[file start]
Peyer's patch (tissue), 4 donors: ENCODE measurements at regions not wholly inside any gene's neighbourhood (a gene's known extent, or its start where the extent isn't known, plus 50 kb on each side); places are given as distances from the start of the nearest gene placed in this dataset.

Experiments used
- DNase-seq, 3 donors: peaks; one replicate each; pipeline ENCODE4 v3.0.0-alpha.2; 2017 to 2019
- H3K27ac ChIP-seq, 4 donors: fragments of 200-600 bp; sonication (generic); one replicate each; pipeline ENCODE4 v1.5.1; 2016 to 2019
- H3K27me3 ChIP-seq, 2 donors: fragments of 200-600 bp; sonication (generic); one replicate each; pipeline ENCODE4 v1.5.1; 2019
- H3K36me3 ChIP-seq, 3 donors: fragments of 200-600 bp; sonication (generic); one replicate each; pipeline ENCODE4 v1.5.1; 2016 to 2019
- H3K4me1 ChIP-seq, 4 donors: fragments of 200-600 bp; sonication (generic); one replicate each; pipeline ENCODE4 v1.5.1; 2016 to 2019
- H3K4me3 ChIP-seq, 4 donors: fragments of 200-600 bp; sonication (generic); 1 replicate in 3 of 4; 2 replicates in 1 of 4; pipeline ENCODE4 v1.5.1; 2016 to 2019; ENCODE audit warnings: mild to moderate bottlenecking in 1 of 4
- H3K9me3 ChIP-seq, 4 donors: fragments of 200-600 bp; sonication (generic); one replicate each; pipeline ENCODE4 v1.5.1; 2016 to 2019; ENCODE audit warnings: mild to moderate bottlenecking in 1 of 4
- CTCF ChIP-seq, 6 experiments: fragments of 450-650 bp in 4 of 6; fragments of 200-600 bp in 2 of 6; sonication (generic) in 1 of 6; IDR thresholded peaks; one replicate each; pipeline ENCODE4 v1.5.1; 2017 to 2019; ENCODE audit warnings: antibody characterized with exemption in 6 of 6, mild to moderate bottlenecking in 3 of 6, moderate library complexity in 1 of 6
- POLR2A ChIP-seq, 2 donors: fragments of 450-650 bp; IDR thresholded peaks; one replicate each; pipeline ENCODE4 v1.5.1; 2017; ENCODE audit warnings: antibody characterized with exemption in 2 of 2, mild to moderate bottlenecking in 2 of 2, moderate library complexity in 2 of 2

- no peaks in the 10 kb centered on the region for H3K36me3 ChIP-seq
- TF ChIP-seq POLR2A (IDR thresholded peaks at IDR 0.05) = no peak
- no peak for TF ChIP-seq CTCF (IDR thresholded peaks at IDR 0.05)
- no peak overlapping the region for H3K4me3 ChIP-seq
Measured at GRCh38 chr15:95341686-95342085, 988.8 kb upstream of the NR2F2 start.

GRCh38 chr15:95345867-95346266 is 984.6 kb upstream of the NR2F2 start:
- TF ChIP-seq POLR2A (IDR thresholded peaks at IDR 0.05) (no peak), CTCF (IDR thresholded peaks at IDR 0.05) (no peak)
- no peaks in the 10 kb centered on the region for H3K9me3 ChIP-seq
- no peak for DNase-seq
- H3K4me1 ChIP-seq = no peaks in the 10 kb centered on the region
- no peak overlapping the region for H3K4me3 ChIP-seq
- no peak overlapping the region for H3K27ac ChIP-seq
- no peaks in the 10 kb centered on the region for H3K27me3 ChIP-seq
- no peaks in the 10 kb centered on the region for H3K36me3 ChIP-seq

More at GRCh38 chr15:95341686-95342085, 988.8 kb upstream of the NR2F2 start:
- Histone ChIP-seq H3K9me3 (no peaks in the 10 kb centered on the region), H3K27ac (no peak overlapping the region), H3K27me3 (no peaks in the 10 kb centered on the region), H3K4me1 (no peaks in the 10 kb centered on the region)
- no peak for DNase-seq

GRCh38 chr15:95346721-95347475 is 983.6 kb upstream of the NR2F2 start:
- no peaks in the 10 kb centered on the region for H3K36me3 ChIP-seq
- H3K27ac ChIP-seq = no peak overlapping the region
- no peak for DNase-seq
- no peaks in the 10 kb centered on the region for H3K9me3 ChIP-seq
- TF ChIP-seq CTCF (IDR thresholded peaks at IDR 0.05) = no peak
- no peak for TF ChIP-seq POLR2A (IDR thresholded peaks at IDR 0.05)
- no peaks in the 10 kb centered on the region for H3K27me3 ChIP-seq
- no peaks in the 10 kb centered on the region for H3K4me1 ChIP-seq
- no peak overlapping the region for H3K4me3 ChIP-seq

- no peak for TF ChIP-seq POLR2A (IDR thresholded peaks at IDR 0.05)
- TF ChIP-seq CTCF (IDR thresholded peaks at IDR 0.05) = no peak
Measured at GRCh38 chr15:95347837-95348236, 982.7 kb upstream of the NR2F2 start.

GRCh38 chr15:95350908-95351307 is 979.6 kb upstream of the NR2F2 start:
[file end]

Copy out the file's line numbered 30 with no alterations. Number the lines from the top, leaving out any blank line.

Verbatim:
- no peaks in the 10 kb centered on the region for H3K36me3 ChIP-seq